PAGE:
To all of you ladies and girls out there, you need to play with your boobies at least once a month. It may save your life. This is the main way to find out if you have any lumps that may be breast cancer. If you do find any lumps, go to your doctor. The doctor will most likely send you for a mammogram. If the doctor doesn’t think that the lumps are anything to be alarmed about, then you have a starting point to compare from month to month, just what your breasts are like and whether or not they have had any changes in them. It is always better to err on the side of caution and be wrong about there being a problem, than to ignore the lumps and not do anything when you actually do have breast cancer.
I Googled breast self examination, and found pictures on how to properly one. Breast cancer awareness is very important to me. My Grandmother died from it and my Mother is a survivor of it. I, myself have Fibrocystic disease in both breasts. Needless to say, I get a mammogram every year. The URL is http://www.breastcancer.org/pictures
I have copied the article and the pictures as well. They are both pasted below.
Begin by looking at your breasts in the mirror with your shoulders straight and your arms on your hips.
Here’s what you should look for:
- Breasts that are their usual size, shape, and color.
- Breasts that are evenly shaped without visible distortion or swelling.
If you see any of the following changes, bring them to your doctor’s attention:
- Dimpling, puckering, or bulging of the skin.
- A nipple that has changed position or become inverted (pushed inward instead of sticking out).
- Redness, soreness, rash, or swelling. Image – Breast Self-Exam – Steps 2 and 3
Raise your arms and look for the same changes.
While you’re at the mirror, gently squeeze each nipple between your finger and thumb and check for nipple discharge (this could be a milky or yellow fluid or blood).
Feel your breasts while lying down, using your right hand to feel your left breast and then your left hand to feel your right breast. Use a firm, smooth touch with the first few fingers of your hand, keeping the fingers flat and together.
Cover the entire breast from top to bottom, side to side—from your collarbone to the top of your abdomen, and from your armpit to your cleavage.
Finally, feel your breasts while you are standing or sitting. Many women find that the easiest way to feel their breasts is when their skin is wet and slippery, so they like to do this step in the shower. Cover your entire breast, using the same hand movements described in Step 4.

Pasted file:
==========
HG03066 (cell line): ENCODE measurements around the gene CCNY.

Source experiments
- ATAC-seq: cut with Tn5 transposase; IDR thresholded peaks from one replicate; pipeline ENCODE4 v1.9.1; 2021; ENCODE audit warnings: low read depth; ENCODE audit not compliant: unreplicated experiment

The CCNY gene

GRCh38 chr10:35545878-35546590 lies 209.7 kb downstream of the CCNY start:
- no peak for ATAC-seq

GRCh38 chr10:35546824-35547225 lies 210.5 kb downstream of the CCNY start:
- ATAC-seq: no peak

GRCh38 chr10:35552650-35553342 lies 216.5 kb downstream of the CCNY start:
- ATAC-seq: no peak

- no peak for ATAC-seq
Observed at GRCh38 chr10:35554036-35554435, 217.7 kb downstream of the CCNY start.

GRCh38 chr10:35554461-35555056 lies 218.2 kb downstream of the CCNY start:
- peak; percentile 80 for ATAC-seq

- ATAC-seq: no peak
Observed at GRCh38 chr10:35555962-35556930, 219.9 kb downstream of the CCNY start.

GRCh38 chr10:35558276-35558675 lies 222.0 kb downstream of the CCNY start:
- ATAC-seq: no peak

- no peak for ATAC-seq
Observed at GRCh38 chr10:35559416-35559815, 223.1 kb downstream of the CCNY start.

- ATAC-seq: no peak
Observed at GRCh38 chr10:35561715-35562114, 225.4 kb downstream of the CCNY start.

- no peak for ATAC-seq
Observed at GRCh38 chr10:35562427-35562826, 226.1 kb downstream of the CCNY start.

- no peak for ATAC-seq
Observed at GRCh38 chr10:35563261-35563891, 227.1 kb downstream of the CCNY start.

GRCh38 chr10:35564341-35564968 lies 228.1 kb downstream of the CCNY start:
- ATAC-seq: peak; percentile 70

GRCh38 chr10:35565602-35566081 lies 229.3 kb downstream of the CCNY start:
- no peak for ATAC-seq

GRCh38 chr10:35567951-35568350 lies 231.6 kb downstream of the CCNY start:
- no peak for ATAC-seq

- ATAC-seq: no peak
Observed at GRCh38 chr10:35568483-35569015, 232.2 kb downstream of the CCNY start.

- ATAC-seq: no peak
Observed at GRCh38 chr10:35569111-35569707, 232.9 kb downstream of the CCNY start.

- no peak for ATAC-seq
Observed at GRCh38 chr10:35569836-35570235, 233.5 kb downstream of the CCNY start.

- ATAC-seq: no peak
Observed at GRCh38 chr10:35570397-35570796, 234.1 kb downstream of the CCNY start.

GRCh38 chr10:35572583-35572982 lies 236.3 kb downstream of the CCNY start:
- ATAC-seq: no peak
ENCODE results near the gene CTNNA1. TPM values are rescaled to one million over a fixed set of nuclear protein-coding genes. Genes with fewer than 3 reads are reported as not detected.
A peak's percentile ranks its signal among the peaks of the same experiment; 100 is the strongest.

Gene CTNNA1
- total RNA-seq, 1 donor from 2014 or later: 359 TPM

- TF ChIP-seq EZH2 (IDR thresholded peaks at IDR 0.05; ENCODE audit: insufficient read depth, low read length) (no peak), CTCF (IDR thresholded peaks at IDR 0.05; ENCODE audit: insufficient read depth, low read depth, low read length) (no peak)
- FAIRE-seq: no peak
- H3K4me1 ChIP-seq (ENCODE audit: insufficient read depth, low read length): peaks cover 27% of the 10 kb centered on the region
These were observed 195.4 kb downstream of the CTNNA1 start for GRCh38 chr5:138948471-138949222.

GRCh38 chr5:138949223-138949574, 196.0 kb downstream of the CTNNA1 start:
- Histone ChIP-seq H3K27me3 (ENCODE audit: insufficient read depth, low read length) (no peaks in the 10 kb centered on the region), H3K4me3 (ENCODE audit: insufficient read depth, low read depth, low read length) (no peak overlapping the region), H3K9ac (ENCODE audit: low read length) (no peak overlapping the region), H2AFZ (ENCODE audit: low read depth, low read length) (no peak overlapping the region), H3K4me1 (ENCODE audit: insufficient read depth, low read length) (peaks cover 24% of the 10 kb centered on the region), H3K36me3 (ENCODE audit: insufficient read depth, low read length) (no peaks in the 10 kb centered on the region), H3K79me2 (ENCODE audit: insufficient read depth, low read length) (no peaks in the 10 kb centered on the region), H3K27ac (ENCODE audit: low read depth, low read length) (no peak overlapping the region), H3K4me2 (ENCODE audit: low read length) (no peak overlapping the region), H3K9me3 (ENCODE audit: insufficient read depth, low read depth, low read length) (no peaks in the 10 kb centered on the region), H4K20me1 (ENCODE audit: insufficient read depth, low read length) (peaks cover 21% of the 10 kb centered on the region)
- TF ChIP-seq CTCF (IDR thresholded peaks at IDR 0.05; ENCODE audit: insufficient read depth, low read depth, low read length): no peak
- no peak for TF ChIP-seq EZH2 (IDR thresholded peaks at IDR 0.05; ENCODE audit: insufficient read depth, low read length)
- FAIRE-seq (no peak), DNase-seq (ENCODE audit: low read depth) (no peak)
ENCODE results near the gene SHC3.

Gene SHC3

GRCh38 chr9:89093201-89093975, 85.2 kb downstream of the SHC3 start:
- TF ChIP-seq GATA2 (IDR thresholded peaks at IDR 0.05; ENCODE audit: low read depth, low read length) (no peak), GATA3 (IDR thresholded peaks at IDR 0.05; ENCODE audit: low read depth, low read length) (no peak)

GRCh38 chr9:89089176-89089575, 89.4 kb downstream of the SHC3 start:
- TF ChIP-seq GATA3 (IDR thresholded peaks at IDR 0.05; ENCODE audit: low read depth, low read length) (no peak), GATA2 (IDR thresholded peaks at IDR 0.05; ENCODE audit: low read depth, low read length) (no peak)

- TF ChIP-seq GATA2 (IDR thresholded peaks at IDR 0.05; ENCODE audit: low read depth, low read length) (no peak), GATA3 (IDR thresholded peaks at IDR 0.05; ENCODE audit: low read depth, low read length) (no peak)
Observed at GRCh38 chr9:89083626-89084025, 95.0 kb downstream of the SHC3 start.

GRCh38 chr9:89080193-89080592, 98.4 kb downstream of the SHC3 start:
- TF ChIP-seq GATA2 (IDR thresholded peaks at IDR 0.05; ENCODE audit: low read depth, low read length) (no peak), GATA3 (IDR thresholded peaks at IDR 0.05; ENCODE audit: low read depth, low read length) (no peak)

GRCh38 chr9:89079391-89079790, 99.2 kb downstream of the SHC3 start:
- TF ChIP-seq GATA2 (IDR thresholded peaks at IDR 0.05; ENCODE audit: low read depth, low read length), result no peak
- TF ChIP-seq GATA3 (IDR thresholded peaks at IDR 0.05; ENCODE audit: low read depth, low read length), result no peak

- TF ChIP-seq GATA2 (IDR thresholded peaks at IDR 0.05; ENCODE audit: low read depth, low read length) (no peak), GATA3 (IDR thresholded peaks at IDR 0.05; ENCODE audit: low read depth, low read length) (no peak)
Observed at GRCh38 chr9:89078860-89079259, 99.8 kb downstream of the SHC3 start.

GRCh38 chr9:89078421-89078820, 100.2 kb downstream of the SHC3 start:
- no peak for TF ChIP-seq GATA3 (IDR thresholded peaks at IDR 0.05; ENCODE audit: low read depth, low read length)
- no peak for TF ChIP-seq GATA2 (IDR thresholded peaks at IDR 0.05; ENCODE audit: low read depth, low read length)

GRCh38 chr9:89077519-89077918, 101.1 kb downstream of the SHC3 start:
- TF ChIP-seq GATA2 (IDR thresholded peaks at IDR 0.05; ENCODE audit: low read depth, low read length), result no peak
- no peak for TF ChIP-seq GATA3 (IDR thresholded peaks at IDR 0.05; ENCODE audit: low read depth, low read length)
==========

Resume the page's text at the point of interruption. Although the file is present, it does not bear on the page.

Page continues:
Question: I’m worried I might have breast cancer. What are the signs?
Answer: Often there are no outward signs of breast cancer that you can see or feel. If there are outward signs, the more common ones include a lump, an area of thickening, or a dimple in the breast. Less common signs include breast swelling and redness or an enlarged underarm lymph node.
But even if you have one or more of these signs, it still doesn’t mean you have breast cancer. Remember that most breast lumps turn out to be benign (not cancerous).
Still, it’s extremely important that you SEE YOUR DOCTOR RIGHT AWAY if you’re worried that you might have breast cancer. Having your doctor take a look will ease your worry, and if anything is found, you’ll be able to take care of it quickly.
Physical examination of the breast is one way to find breast cancer.
Warning Signs of Breast Cancer
In most cases, these changes are not cancer. For example, breast pain is more common with benign breast conditions than with breast cancer. However, the only way to know for sure is to see a provider. If you have breast cancer, it is best to find it at an early stage, when the chances of survival are highest.
Breast lumps or lumpiness
Many women may find that their breasts feel lumpy. Breast tissue naturally has a bumpy texture. Some women have more lumpiness in their breasts than others. In most cases, this lumpiness is no cause to worry.
If the lumpiness can be felt throughout the breast and feels like your other breast, then it is probably normal breast tissue.
Lumps that feel harder or different from the rest of the breast (or the other breast) or that feel like a change are a concern and should be checked. This type of lump may be a sign of breast cancer or a benign breast condition (such as a cyst or fibroadenoma). Learn more about benign breast conditions.
See a health care provider if you:
- Find a new lump (or any change) that feels different from the rest of your breast
- Find a new lump (or any change) that feels different from your other breast
- Feel something that is different from what you felt before
It is best to see a provider if you are unsure about a new lump (or any change). Although a lump (or any change) may be nothing to worry about, you will have the peace of mind that it was checked.
Liquid leaking from your nipple (nipple discharge) can be troubling, but it is rarely a sign of breast cancer. Discharge can be your body’s natural reaction when the nipple is squeezed.
Signs of a more serious condition (such as breast cancer) include discharge that:
- Occurs without squeezing the nipple
- Occurs in only one breast
- Is bloody or clear (not milky)
Nipple discharge can also be caused by an infection or other condition that needs treatment. If you have any nipple discharge, see a health care provider.